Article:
At the turn of century, Bloomington boasted a small but growing university, a healthy limestone industry, and most importantly, the Showers Brothers Company, "the world's largest furniture factory," which produced Golden Oak furniture for the nation. In the 1890's, the Showers brothers developed a two-block area adjacent to their Walnut Street homes as a residential district for their families and friends.

Their decision was undoubtedly influenced by the relocation of the furniture factory to the west side after the fire of 1884 and the opening of the new campus in Dunn's Woods in the same year. With those momentous changes, the hub of Bloomington shifted to the northeast, while industry centralized in the area adjacent to the Illinois Central Railroad.

The proposed North Washington Street Historic District, just northeast of downtown, retains the character of an affluent residential district of the 1890's and early 1900's in a small Indiana town. It continues to portray the Showers "building boom" that was discussed in the Bloomington Telephone of 1892. The Queen Anne buildings erected by W.N. Showers and J. D. Showers, and the eclectic and Colonial Revival buildings erected by their children, remain a remarkable collection of residences in a neighborhood of great architectural integrity.

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At least a dozen of the twenty-nine buildings in the district are associated with the Showers family, and others with their prominent industrial and financial friends, including the Grahams, Buskirks, Sewards, Teters and Matthews. Unfortunately the Walnut Street homes of J. D. Showers and W. N. Showers have been razed . After years as surface parking, ultimately this area was developed as a condominium project.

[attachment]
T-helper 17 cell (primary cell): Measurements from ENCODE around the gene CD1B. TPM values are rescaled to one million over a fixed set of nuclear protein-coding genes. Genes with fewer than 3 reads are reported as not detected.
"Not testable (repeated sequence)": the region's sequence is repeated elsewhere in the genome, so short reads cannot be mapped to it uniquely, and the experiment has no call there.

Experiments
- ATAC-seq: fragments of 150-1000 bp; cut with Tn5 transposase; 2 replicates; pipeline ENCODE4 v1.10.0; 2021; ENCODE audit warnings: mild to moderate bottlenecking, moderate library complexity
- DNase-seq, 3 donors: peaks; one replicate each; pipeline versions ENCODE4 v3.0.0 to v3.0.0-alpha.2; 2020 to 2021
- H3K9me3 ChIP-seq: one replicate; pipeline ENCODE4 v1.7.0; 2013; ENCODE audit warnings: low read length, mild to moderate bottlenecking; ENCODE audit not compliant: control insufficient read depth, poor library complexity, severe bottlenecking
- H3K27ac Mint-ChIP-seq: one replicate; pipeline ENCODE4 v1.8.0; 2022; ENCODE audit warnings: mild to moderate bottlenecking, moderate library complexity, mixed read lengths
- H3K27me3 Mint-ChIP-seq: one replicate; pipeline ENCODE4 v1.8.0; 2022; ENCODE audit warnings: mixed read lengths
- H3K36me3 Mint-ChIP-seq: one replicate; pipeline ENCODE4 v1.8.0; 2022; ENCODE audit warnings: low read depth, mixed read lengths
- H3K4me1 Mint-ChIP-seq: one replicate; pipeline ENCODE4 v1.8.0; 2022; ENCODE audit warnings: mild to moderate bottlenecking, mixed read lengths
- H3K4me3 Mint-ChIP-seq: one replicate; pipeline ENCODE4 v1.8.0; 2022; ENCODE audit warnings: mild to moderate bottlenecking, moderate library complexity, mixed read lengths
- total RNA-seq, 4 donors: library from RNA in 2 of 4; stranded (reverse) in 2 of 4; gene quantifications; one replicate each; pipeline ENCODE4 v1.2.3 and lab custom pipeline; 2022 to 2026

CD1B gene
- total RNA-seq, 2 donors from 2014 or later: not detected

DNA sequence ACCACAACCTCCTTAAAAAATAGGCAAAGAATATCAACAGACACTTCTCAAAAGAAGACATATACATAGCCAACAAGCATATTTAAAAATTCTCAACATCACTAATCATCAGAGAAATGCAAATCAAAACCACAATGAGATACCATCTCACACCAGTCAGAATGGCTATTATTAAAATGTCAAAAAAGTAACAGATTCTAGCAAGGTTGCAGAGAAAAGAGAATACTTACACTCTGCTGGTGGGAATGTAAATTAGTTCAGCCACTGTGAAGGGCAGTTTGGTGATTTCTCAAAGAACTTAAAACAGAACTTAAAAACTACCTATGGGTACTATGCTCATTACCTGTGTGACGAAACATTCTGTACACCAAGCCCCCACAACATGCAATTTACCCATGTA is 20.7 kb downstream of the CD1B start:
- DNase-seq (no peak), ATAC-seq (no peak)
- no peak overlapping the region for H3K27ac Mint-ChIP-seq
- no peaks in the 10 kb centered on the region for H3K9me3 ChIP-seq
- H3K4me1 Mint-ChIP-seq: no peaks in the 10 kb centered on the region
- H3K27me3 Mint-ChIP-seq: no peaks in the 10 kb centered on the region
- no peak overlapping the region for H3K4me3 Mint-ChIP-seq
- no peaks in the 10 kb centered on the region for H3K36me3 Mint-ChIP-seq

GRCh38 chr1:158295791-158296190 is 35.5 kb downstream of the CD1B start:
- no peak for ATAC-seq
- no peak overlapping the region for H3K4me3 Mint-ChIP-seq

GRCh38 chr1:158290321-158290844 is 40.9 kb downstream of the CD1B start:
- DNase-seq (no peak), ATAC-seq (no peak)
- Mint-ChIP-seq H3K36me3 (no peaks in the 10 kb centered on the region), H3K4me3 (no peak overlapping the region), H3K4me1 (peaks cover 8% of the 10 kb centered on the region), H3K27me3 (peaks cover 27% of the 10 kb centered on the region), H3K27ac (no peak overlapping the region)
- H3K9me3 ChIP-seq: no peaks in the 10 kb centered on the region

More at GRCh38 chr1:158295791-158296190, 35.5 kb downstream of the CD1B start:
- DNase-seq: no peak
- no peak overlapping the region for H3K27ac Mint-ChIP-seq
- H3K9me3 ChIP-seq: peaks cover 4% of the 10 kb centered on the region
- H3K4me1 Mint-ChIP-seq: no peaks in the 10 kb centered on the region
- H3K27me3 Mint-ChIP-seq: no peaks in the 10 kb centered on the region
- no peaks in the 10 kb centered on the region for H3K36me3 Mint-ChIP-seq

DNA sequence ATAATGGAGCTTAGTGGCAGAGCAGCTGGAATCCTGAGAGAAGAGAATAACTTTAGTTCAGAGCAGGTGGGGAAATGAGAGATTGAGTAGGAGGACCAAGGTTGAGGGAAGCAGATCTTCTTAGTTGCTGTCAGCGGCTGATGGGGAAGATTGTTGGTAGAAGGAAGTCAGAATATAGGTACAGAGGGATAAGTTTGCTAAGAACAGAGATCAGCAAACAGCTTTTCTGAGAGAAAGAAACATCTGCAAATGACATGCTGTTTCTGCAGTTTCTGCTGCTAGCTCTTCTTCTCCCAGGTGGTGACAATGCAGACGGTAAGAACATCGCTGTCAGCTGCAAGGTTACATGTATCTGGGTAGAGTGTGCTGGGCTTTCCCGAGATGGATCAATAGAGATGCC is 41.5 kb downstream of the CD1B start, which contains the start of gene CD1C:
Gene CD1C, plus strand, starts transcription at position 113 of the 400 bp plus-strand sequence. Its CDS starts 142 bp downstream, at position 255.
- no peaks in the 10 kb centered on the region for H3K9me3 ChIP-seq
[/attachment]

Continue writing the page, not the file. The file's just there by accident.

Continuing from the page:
The district remained one of the most prestigious residential districts in Bloomington well into the twentieth century; residents included quarry presidents, bank presidents, a state senator's widow, a doctor and Indiana University professors, among others. Other comparable neighborhoods of that era, including the residences surrounding the old Seminary Square campus on Second Street and the neighborhood on East Kirkwood near the courthouse square have been entirely lost to demolition.

Eventually the location of the North Washington District, near the downtown business center and Indiana University, caused a gradual shift from the turn-of-the-century use (residences for one to three families, perhaps including servants) to residences shared by several students or converted to apartment units. Commercial uses increased just outside the south edge of the district and along Walnut Street when it was rezoned for business use.

Historical Properties for North Washington Street